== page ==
A: In Poland we say “lesbijka” for a lesbian, “gej” for a gay man, and “osoba biseksualna” for a bisexual person. We also use “osoba transpłciowa” for a transgender person, “osoba aseksualna” for an asexual person, and “osoba interpłciowa” for an intersex person. The word “queer” has not been translated nor has there been found an equivalent word to cover its meaning. It’s being used in the same way as its original English version.
R: I’ve also been reading about the war in Ukraine, and how people in Poland have really stepped up, helping displaced Ukrainians and taking people into their homes. How has this impacted you personally?
A: Just after the Russian aggression on Ukraine had started, Lambda Warszawa Association launched a supporting program for Ukrainian LGBT refugees in collaboration with the LGBT organizations in Ukraine. One of the most urgent issues was to help the refugees to find places to stay, so the major task carried out in Lambda at that time was to match people who offered accommodation with those who needed it. All this had to be done very quickly, as thousands of people were coming to Poland each day. My wife and I did not host refugees at our place, but we did help two girls from Dnipro, whom we met at the railway station when volunteering for Lambda. After two months they decided to return to Ukraine, but we are still in touch.
R: You are co-leading a bi+ group at the Lambda Association in Warsaw. How and when did the group get started? How did you come to be involved—and a leader? What kinds of activities does your group do? How often do you meet? How do you let others know about your group’s existence? How is your relationship with the Lambda Association?
A: The bi+ group started several years ago under the auspices of the Lambda Warszawa Association. I co-led this group from October 2020 to the Summer of 2022 together with Miłosz Przepiórkowski from Lambda. During the first year of my co-leadership, we ran the meetings online due to COVID-19, and just last year we were happy to get back to meeting in person. The group usually meets at Lambda’s premises on the second and the last Friday of each month, with a vacation break between July and September. It is a meeting group with elements of psychological self-support activities. We discuss various topics related to bi+ experience as well as bi+ visibility. This year we had our first bi+ contingent in Warsaw’s Pride Parade.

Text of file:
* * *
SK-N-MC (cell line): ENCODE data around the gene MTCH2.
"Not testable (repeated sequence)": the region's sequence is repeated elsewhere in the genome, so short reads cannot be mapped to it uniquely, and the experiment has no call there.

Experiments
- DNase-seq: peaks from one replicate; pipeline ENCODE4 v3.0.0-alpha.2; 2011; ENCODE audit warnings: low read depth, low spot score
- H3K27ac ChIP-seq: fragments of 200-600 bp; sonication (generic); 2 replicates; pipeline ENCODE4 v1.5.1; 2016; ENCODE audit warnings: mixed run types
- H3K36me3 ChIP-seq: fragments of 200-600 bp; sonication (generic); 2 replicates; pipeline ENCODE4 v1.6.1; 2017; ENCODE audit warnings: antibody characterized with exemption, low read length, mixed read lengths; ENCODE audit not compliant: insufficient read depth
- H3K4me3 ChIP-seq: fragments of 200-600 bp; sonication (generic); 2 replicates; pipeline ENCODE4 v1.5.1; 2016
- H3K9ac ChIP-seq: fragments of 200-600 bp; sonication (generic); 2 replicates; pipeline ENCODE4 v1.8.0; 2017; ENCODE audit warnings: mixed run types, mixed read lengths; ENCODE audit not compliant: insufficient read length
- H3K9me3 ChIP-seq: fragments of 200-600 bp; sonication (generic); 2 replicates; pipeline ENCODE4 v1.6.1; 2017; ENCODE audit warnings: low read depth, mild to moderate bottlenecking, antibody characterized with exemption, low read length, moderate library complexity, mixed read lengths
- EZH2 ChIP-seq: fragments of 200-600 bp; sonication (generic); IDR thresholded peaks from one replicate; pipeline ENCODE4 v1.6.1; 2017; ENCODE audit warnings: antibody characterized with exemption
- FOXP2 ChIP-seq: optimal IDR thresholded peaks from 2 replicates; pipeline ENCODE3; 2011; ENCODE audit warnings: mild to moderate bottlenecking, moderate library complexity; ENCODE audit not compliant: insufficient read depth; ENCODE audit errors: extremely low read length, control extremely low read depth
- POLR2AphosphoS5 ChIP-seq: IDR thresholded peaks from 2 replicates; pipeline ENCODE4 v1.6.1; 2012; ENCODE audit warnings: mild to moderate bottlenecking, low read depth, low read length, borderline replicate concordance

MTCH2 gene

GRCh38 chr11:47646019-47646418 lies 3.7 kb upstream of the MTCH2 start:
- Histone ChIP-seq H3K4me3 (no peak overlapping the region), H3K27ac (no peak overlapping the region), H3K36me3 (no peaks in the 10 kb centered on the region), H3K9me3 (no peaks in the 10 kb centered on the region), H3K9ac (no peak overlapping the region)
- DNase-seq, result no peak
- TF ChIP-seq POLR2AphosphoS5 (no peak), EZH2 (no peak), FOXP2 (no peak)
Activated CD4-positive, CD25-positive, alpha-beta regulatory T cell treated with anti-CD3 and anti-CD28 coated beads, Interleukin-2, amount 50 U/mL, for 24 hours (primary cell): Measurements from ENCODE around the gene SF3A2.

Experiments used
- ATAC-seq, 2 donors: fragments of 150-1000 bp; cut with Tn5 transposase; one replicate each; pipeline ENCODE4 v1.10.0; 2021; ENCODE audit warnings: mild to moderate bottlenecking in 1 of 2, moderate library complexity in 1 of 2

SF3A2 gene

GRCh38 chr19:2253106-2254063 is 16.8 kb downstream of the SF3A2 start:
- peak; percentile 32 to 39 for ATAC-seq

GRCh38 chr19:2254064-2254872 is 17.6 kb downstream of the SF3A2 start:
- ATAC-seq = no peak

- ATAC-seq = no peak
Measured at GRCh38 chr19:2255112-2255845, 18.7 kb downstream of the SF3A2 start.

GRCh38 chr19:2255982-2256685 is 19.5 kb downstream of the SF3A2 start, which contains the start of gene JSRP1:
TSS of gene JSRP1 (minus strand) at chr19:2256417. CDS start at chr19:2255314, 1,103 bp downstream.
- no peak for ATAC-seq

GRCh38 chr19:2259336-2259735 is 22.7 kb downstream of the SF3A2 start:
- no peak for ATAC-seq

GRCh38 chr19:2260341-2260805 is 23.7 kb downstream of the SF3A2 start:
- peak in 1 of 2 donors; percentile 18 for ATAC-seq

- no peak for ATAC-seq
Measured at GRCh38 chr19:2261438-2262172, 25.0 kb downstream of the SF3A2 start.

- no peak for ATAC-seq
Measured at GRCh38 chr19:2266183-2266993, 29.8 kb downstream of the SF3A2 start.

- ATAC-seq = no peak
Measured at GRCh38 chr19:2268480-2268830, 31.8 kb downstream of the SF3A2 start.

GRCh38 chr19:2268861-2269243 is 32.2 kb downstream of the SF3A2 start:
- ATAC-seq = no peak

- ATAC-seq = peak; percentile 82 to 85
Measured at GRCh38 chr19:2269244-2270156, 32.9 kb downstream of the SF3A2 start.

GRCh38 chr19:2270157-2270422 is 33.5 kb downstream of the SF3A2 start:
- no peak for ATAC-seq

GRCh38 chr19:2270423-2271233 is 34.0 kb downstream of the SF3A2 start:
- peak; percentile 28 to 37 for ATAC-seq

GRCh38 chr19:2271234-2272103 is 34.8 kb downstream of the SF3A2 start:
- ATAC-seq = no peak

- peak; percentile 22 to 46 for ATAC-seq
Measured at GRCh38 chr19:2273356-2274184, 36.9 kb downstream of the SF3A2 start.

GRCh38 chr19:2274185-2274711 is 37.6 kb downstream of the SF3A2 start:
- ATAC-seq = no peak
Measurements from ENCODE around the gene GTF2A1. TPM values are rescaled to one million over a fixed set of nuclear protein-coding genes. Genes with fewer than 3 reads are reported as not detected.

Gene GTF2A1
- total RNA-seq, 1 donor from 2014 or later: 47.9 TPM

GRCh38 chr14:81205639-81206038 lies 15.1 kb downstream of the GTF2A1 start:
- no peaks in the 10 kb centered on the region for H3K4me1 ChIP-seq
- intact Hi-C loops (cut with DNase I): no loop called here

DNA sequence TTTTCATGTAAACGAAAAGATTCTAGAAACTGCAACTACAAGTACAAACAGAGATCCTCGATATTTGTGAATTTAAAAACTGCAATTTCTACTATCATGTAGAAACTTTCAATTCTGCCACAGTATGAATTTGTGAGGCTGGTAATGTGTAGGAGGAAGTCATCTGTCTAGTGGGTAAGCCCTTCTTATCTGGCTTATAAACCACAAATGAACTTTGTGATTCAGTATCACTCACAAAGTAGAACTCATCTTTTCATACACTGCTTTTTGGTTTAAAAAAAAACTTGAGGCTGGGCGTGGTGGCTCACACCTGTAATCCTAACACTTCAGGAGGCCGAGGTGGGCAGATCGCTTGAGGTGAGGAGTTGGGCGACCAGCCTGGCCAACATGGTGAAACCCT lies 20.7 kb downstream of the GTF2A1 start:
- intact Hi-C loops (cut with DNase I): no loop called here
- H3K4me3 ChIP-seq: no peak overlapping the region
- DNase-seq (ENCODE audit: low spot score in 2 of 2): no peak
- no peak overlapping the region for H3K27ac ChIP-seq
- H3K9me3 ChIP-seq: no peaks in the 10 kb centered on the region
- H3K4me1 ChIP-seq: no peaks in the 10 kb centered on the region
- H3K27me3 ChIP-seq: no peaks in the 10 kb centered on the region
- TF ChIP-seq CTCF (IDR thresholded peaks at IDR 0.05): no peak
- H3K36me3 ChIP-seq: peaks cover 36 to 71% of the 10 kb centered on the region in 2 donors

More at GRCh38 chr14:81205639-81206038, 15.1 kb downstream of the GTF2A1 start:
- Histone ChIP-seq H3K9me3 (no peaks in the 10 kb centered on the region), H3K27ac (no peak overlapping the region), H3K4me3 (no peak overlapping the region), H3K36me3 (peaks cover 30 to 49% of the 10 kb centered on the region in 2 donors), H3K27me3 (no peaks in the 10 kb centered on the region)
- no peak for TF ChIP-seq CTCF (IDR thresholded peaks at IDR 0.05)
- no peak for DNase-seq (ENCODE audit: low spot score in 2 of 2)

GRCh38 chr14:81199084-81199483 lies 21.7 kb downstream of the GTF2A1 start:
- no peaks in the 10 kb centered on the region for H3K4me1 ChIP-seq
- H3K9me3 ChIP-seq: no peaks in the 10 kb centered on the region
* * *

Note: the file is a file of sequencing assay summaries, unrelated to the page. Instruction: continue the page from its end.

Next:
Thanks to a grant awarded to Lambda Warszawa, we were also able to implement a project enhancing bi+ visibility. As a part of the project’s activities, I co-ran a couple of bi+ visibility workshops called “Under the Umbrella” in several cities in Poland. We were supported by local LGBT+ communities in Wrocław, Toruń, Kraków, Gdańsk, and Katowice, which locally arranged the meetings with people who identify under the bi+ umbrella and those who would like to know more about the bi+ community. There was huge interest, and there is a chance that new bi+ groups will emerge as a result of these workshops. Also within the project, we collected 23 interviews with bi+ people living in Poland and published them in the form of a book. The volume, co-edited by myself and by Miłosz Przepiórkowski, was published in 2022. It presents various experiences and points of view, featuring the variety of bi+ identities in Poland and reflections on more universal issues such as biphobia, bierasure and, of course, bi pride. It is entitled Kropka and bi in Polish and its English e-version Visi-bi-lity will be out soon.
R: Do you have contact with bi activists in other countries? Do you see a value in transnational activism?
A: I have taken part in three bi+ world meetups so far, and I’ve very much loved the experience. I am also in contact with Hilde Vossen from the Netherlands, whom I was happy to meet in person during this year’s Pride in Warsaw. Hilde visited our group meetup and later helped us to carry a big Bi flag during the march. Not only that, she also took wonderful pictures of the event that were widely shared. Hilde is a great supporter and advisor, and we owe her a lot.
R: Indeed, Hilde is wonderful—and a great resource to bi+ folks across Europe and beyond. What are your hopes for the future?
A: I was thinking about starting some sort of bi-activism online, but I have not decided yet on the specific area that I would like to cover. I am still attending the Bi+ group in Lambda Warszawa, and I hope the group will grow as a safe place where bi+ people can meet and talk. It would also be perfect if a separate bi+ group could operate in Poland, one focusing more on bi+ activism, but all this depends on the capacity.
My dream is to attend an international bi+ conference or bi+pride event in another country, as I believe that there is potential in cross-country collaboration and knowledge and experience sharing.
R: Any last words? What else would you like us to know?
A: I am very much interested in recent research on bisexuality carried out all over the world, and I hope that there will also be more studies on this topic in Poland soon.
Also, if you wish to contact our group, you can write to firstname.lastname@example.org and follow @kropka_nad_bi on Instagram and Facebook.
Robyn Ochs is editor of Bi Women Quarterly.